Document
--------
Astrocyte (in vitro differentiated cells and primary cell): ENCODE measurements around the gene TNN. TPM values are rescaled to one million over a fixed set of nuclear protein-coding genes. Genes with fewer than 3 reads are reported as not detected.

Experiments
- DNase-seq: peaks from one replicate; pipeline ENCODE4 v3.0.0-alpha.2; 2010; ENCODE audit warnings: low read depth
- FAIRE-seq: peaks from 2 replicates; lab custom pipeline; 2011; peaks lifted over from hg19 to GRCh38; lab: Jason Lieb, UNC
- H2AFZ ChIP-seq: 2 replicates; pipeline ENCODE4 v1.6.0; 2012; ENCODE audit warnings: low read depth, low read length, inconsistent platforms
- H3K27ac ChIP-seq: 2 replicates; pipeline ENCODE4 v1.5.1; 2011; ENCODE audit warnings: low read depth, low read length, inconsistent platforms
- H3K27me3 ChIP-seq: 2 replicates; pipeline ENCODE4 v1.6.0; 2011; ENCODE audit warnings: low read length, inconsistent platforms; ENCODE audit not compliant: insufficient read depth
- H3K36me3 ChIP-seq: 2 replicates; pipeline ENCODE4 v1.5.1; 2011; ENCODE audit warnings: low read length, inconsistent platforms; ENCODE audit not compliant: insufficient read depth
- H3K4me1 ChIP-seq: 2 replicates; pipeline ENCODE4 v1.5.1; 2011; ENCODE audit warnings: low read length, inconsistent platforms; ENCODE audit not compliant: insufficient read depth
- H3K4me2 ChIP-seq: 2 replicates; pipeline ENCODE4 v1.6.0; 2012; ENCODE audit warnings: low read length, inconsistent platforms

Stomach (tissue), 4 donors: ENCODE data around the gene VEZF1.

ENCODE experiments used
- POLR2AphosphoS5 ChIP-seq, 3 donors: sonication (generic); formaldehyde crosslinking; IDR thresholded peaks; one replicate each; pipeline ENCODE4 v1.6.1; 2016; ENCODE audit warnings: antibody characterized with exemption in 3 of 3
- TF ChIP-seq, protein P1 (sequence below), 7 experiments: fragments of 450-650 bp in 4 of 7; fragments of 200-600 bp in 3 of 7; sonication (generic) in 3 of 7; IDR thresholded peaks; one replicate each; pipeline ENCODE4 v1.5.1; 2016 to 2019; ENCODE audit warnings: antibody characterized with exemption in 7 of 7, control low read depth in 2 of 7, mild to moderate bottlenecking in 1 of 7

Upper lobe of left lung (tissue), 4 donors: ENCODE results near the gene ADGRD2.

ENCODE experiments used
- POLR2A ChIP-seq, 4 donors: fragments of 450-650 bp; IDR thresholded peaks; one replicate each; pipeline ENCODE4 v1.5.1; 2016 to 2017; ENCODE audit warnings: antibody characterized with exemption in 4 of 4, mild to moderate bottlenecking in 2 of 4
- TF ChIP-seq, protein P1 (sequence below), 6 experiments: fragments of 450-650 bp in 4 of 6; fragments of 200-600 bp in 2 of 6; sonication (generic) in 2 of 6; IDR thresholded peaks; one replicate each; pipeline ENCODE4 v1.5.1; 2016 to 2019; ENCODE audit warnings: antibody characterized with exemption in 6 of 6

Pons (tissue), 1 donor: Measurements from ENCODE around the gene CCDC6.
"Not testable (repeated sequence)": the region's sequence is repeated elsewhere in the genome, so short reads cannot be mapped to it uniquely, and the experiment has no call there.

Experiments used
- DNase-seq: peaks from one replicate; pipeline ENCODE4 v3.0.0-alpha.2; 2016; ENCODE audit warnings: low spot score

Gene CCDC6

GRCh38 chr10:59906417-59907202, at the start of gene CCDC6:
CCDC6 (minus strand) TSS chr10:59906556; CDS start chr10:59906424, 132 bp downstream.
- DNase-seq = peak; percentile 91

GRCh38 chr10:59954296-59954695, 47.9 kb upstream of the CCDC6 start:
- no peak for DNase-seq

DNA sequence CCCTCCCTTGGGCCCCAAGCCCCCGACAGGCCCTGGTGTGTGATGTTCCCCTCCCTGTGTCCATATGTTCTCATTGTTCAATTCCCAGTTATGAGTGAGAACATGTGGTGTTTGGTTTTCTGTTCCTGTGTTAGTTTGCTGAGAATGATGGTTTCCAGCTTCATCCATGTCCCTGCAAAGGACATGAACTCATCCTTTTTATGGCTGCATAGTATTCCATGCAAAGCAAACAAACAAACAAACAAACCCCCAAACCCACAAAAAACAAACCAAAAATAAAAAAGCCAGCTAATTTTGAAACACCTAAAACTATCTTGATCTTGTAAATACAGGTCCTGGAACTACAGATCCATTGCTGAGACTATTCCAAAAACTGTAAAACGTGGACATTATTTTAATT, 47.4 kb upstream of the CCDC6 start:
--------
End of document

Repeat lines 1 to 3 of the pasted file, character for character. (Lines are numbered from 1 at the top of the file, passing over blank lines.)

Astrocyte (in vitro differentiated cells and primary cell): ENCODE measurements around the gene TNN. TPM values are rescaled to one million over a fixed set of nuclear protein-coding genes. Genes with fewer than 3 reads are reported as not detected.

Experiments
- DNase-seq: peaks from one replicate; pipeline ENCODE4 v3.0.0-alpha.2; 2010; ENCODE audit warnings: low read depth